Crossroads Asia

Don’t Try to Exchange Your Manats for Dollars in Turkmenistan

Ashgabat has reportedly halted the sale of foreign currencies amid worries of a devaluation.

Don’t Try to Exchange Your Manats for Dollars in Turkmenistan
Credit: Turkmenistani manat via

Kazakhstan isn’t the only Central Asian country with currency and exchange troubles. Because it has the largest regional economy, Astana’s troubles get a significant amount of attention. But even Turkmenistan and Uzbekistan, which have not seen their growth rates plummet to the same extent as Kazakhstan, are suffering.

After recent reports of long lines at currency exchanges in Turkmenistan, the country has reportedly stopped the sale of foreign currencies. Eurasianet led coverage of the ban, writing that “workers at banks in Ashgabat informed customers that the restriction would remain in place indefinitely.” A Reuters correspondent who visited two exchange bureaus in Ashgabat was told the bureaus were only buying, not selling, foreign currencies, citing a central bank order.

In January 2015, Turkmenistan devalued its currency, allowing it to fall by 18.6 percent, according to an Economist Intelligence Unit report in August, settling at 3.5 manat per U.S. dollar. The EIU report noted, “The authorities have not publicly commented on the reasons for devaluing the currency.” The EIU report also forecast another devaluation because of slowing growth and persistently weak energy prices. Both the Eurasianet and Reuters reports cited public worries about devaluation as driving people to exchange their manats for dollars or euros. News websites run by exiled oppositionists say that the black market exchange rate for dollars has jumped to 4.20 manats per dollar.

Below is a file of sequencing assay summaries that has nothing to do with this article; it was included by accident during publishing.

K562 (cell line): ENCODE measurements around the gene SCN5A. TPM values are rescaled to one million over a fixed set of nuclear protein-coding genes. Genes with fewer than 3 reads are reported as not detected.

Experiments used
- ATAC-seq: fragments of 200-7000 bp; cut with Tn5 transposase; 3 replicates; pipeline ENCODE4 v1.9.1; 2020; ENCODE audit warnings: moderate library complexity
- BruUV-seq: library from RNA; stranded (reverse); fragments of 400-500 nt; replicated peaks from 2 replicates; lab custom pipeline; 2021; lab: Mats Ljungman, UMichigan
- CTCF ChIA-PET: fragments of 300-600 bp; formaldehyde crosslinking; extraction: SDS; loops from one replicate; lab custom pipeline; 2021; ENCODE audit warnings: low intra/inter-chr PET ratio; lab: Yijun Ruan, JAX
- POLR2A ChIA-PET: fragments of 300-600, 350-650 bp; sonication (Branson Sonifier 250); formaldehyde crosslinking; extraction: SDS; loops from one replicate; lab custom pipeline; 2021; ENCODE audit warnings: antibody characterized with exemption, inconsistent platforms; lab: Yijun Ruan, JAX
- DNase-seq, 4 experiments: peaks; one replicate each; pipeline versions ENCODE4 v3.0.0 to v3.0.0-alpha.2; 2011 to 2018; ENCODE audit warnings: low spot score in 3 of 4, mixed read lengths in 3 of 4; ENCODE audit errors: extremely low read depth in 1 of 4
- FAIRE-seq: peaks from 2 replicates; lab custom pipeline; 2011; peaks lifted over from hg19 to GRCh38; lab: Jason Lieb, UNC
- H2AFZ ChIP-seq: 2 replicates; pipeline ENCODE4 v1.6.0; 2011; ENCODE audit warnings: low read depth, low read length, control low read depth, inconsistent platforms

Meanwhile in Uzbekistan, AKIpress reports that during the first week of the new year the black market exchange rate has jump from 5,300 to 6,100 soms per dollar. The official exchange rate is 2,821 soms per dollar. The EIU report from August commented that while Uzbekistan controls its currency closely, the black market is large and “typically trades around 30 percent above the official rate.” Uzbekistan maintains a crawling-peg exchange-rate, which means the currency appreciates and devalues gradually, ostensibly to avoid the stress of maintaining a fixed peg as well as the possible volatility of a floating rate.

Assessing the impact of region-wide economic stress is especially difficult in Uzbekistan and Turkmenistan, where the governments tend to not comment on bad news. Turkmenistan, for example, hasn’t made any statements about the ban on selling foreign currencies and never commented on the January 2015 devaluation. But reports last year that workers in some public sector jobs had not been paid pointed to a budget crunch.